Categories
High Holy Days Prayer spirituality

Our Avodah (Work) during the Coronavirus Pandemic

The CCAR Committee for Worship and Practice had dedicated its work for 2019–2020 to the question: What are the spiritual practices and needs of Reform Jews—both non-ordained and ordained? We began meeting and working last fall and winter—and then the coronavirus pandemic happened.

And so, after taking a short break to adjust to an altered reality, we dedicated two of our meetings to the questions: What is the meaning of our avodah in the year of the pandemic? and What is our avodah especially during the High Holy Day season this year? 

We learned that what we as rabbis are asked to do is similar to the work of translation: We need to go back to our core theologies, spiritual practices, communal commitments, and ethical callings—and then we have to “translate” those into a new language of Zoom, Facetime, Vimeo, and Google Meet. As Reform rabbis, we are intimately familiar with the practice of translation. It is one of the first skills we practice in rabbinical school, and it forms the basis of our work after ordination: translating the wisdom of our tradition, originating in languages and cultural frameworks vastly different from our own, into an idiom that our communities can understand and appreciate. In this way, we help Torah to adapt itself to every generation.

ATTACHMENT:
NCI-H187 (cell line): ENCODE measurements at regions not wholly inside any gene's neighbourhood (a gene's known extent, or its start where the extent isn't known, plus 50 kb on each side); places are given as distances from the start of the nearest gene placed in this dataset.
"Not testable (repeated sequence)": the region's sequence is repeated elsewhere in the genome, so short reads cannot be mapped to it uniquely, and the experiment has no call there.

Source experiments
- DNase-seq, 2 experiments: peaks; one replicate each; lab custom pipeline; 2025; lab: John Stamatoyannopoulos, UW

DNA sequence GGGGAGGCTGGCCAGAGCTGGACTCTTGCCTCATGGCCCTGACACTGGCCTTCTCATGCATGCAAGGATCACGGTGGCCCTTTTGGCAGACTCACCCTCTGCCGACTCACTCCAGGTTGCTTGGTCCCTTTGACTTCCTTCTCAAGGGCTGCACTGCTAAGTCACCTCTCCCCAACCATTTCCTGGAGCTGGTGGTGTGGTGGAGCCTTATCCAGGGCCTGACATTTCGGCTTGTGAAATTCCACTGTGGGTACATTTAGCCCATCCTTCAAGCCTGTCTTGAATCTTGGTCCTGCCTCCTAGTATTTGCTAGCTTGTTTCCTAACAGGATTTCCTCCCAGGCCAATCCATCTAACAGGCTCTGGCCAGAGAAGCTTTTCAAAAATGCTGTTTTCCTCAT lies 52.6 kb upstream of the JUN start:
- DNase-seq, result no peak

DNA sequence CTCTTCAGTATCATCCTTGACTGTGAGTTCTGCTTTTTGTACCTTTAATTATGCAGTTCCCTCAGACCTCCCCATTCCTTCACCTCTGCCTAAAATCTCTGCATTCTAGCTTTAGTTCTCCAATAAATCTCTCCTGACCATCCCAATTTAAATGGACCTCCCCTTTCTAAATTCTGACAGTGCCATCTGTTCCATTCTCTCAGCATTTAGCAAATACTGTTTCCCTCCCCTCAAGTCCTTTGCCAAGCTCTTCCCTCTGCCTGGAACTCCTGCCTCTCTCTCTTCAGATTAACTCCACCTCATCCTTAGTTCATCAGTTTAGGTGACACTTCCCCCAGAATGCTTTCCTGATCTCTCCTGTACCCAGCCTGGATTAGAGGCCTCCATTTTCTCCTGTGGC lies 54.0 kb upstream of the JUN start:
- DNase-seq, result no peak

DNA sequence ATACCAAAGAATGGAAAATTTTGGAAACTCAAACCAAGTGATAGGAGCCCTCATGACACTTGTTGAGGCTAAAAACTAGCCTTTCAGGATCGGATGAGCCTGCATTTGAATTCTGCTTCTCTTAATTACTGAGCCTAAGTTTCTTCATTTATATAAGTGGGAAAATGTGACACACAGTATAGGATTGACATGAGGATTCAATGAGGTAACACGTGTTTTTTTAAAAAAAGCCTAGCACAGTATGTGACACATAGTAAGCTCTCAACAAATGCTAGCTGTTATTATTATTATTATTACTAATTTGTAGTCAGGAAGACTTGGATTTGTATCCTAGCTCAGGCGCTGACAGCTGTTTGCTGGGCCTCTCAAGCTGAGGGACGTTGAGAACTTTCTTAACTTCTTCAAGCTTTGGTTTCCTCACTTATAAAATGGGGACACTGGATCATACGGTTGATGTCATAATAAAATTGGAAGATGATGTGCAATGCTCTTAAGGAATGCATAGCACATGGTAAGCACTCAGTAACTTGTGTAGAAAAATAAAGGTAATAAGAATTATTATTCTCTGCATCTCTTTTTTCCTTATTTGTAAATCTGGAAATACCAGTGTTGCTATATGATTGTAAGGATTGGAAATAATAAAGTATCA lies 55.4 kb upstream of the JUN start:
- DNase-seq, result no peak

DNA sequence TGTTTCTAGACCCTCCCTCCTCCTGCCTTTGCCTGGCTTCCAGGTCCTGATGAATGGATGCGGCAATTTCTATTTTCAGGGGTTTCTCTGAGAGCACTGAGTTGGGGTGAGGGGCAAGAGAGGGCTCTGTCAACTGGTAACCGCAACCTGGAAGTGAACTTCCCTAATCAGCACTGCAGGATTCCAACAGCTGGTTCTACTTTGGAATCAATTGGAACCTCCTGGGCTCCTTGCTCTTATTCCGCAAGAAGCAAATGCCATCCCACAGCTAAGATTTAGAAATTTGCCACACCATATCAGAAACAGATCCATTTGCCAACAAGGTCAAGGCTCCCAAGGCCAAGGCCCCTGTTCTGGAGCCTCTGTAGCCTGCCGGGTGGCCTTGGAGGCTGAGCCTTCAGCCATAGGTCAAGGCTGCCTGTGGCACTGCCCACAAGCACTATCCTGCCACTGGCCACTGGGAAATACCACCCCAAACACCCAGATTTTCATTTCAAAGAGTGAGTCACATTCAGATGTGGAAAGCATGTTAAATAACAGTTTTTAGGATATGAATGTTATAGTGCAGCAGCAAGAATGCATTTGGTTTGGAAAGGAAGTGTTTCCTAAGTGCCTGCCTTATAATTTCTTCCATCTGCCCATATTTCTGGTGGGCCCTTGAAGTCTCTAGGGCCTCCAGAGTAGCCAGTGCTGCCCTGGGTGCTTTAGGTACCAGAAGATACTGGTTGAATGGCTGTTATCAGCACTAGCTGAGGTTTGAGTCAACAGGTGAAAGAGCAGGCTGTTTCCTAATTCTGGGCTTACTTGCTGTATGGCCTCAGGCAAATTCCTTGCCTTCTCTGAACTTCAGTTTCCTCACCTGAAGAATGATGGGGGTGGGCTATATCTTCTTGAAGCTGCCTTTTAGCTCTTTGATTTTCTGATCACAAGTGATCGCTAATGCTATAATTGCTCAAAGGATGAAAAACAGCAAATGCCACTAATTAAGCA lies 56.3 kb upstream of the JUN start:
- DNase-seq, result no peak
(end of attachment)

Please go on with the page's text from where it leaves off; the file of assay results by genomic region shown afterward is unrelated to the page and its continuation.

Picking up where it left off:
As we begin to prepare for the High Holy Days this year, with many of us learning an entirely new language, we found it helpful to be guided by questions—questions we want to share with you, our colleagues, along with some preliminary answers (far from being exhaustive!): 

Core Theologies, Spiritual Practices, Communal Commitments, and Ethical Callings: What Remains the Same?

  • We as clergy still model spirituality and spiritual practices.
  • Pre-existing relationships matter. It is much easier to maintain pre-existing relationships, than create new ones.
  • While some people enjoy active participation, others still simply join to watch.

Name What Hurts: Which Changes May Be Painful?

  • There is an immense pressure on clergy to learn many new skills, especially technical ones, in a short time. 
  • Virtual communities in a time of social distancing collapse the boundaries between our private and our synagogue lives.
  • Virtual communities sometimes encourage passivity, we “show” rather than “share.” 

Lean into the New: Which Changes Might Be Inspiring and Insightful?

  • The visual components of prayer become center piece. 
  • One-on-one prayer, counseling, and meetings allow for a new intimacy. 
  • Virtual communities allow us to demonstrate our vulnerability and imperfection, and this promotes connection. 

Comfort: What Can We Learn from the New Centrality of Our (Jewish) Homes? 

  • Private, personal, and home rituals and prayers gain new importance in the lives of Reform Jews. 
  • Showing our homes on screen also gives us an opportunity to share the sacredness of our own homes—this can be a form of hidur mitzvah.  
  • Leading our services from home allows for a more improvised and spontaneous experience of prayer. 

Familiarity: What Can We Learn from the New Centrality of Jewish Time? 

  • Jewish time has taken on a renewed meaning. The cycle of the holidays, the Omer, and above all Shabbat, help us differentiate between days that seem otherwise indistinguishable